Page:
Bunbury Outer Ring Road

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A 27-kilometre four-lane grade-separated dual carriageway road at the outer edge of Bunbury. It would connect the Bussell Highway, north of Bunbury, to the Forrest Highway in the south. It aims to separate regional and port freight.efficiency, and road sa
Priority Project
Bunbury, Western Australia
Smaller cities and regional centres
Regional Australia
Problem/Opportunity timeframe
Near term (0-5 years)
Proposed By
WA Government
Evaluation Date
08 December 2020

Problem to be addressed

Bunbury is one of the fast growing regional cities in Australia, with the population projected to grow by 1.6% on average from 175,900 in 2016 to 206,640 by 2026. Two of Bunbury’s major industries, mining and tourism, place pressure on the local road network, with the road network near the Port of Bunbury carrying a mix of freight and light vehicle traffic (including local, regional and tourist trips).

The current network does not separate traffic streams and has variable speed limits which negatively impacts freight efficiency. Mixing freight and regional movements with local traffic negatively impacts on safety, amenity, tourism and urban development.

Freight routes in the South West region of Western Australia incorporate several at-grade rail crossings and intersections where speed limits have been reduced, impacting on the overall network efficiency. These factors contribute to the increasing costs for freight operators and industry and have a detrimental impact on the local community.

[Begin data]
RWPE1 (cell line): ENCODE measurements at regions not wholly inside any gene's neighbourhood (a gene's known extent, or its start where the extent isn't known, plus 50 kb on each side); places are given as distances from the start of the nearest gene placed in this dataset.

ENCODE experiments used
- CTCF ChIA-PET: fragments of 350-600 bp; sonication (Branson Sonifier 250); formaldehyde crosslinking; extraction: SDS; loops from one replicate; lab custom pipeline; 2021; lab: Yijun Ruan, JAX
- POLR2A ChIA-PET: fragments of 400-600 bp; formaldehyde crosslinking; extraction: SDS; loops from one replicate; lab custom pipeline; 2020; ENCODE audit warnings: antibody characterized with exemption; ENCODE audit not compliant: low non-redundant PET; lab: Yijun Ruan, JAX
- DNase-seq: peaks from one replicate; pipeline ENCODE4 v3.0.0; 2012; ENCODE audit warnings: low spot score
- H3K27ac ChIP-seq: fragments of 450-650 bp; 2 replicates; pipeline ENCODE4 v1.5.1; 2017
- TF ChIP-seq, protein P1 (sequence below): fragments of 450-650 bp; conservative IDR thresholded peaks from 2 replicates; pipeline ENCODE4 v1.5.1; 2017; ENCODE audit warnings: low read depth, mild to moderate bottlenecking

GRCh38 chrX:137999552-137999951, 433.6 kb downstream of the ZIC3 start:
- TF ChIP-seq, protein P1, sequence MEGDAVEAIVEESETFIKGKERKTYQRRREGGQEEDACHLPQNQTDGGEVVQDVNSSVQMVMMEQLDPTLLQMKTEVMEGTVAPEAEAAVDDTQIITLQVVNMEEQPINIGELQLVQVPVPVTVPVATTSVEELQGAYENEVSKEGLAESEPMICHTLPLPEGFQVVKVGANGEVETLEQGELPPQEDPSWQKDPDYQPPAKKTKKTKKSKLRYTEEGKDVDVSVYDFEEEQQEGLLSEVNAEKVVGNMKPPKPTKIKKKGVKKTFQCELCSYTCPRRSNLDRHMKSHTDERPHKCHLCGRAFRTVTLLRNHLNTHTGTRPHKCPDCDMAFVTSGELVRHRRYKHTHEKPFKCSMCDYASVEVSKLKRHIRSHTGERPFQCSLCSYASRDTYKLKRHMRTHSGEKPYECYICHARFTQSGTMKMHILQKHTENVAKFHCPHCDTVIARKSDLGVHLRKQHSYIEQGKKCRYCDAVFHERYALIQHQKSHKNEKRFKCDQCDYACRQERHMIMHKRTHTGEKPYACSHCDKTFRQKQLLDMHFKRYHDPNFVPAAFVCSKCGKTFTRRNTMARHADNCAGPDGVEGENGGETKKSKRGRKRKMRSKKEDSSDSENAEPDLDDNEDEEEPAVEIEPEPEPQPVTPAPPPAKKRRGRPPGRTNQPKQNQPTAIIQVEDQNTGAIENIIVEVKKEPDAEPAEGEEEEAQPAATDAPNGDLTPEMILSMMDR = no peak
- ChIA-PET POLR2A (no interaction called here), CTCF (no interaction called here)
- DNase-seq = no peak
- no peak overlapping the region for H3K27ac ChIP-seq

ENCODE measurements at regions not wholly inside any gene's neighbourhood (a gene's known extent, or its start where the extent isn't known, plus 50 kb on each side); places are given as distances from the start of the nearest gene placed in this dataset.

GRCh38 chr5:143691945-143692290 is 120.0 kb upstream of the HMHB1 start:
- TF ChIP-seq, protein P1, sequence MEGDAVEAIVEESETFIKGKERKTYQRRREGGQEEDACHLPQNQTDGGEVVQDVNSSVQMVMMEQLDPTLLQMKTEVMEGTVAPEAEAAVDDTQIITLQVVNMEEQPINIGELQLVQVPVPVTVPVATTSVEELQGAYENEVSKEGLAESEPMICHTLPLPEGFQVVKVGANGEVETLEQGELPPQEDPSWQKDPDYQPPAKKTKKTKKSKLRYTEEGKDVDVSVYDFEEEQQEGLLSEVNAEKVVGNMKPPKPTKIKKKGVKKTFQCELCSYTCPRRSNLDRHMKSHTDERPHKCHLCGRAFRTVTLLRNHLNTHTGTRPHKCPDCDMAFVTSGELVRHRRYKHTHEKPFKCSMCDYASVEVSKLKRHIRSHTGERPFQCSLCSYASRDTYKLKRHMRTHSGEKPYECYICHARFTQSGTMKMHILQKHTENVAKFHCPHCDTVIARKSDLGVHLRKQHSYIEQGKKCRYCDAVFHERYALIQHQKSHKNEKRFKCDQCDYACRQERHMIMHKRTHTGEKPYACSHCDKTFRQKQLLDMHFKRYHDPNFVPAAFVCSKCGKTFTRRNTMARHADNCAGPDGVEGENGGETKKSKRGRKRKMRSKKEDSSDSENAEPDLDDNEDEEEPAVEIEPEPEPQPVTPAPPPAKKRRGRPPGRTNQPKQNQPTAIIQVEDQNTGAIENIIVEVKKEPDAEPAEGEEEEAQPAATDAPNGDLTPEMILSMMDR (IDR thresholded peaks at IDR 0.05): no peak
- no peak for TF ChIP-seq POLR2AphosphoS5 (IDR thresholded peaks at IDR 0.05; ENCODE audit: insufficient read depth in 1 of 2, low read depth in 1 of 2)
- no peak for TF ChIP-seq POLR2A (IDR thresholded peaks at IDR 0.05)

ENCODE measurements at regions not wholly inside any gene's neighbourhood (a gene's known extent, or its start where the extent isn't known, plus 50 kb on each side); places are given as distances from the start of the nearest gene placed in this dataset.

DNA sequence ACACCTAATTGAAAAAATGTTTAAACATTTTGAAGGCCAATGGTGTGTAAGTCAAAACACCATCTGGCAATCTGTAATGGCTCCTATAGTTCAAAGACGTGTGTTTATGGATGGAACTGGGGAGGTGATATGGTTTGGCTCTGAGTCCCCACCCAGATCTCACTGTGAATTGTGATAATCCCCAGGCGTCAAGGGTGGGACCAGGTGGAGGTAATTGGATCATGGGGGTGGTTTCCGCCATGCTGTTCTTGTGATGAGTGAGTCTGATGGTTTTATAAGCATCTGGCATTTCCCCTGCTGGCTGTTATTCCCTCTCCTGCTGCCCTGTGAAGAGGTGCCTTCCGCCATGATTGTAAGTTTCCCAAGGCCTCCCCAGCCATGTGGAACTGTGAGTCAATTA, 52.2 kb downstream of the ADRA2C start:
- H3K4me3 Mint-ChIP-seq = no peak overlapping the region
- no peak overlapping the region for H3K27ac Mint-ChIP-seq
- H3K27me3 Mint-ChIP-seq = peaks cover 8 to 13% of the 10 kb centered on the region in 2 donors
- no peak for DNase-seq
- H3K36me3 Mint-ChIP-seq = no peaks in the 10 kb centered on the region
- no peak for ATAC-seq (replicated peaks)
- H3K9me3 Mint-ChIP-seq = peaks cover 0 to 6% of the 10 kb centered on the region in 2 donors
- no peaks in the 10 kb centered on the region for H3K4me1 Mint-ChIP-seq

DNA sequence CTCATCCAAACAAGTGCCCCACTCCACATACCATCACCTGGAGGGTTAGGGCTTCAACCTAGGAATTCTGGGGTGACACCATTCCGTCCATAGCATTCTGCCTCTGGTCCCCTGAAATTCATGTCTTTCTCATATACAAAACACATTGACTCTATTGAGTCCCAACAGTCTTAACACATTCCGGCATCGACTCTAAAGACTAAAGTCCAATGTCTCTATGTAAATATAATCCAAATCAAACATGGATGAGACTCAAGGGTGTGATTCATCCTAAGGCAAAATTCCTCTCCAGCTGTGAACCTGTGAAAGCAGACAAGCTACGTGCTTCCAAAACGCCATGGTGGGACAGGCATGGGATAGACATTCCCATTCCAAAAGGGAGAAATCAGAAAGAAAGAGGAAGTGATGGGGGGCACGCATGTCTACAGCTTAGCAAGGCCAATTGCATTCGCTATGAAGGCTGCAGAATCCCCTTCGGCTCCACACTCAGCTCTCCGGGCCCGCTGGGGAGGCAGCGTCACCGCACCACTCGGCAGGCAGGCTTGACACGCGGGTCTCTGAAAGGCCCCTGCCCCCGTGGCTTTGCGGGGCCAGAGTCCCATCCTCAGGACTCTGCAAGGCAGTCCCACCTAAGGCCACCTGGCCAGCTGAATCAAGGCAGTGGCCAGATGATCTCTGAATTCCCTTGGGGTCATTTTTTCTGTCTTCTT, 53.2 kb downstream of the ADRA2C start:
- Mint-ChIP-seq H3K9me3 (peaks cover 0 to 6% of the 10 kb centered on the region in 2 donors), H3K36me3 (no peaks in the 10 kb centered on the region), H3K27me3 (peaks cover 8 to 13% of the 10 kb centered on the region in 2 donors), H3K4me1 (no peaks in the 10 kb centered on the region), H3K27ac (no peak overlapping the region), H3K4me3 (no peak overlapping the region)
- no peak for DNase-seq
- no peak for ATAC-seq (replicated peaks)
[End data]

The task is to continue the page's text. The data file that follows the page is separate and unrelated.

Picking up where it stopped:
Project description

The Bunbury Outer Ring Road comprises a 27 kilometre, 4 lane, grade-separated dual carriageway highway at the outer edge of Bunbury connecting the Bussell Highway to the Forrest Highway.

The project also consists of:

  • Grade separated interchanges at Forrest Highway (near Australind), Raymond Road, South Western Highway North, Wireless Road (Waterloo interchange), Willinge Drive, Lillydale Road and Bussell Highway (north of Lakes Road).
  • Grade separation at river crossings, rail crossings and local roads, including Clifton/ Paris Road, South Western Highway, Boyanup-Picton Road
  • Construction of local access roads
  • Extension of Willinge Drive to South Western Highway.

Economic, social and environmental value

Economic benefits of the project include travel time savings, vehicle operating cost savings for both private vehicles and commercial vehicles. Other benefits include crash cost savings and environmental benefits.

The proponent’s stated benefit-cost ratio is 1.34, with a net present value of $243 million (7% real discount rate).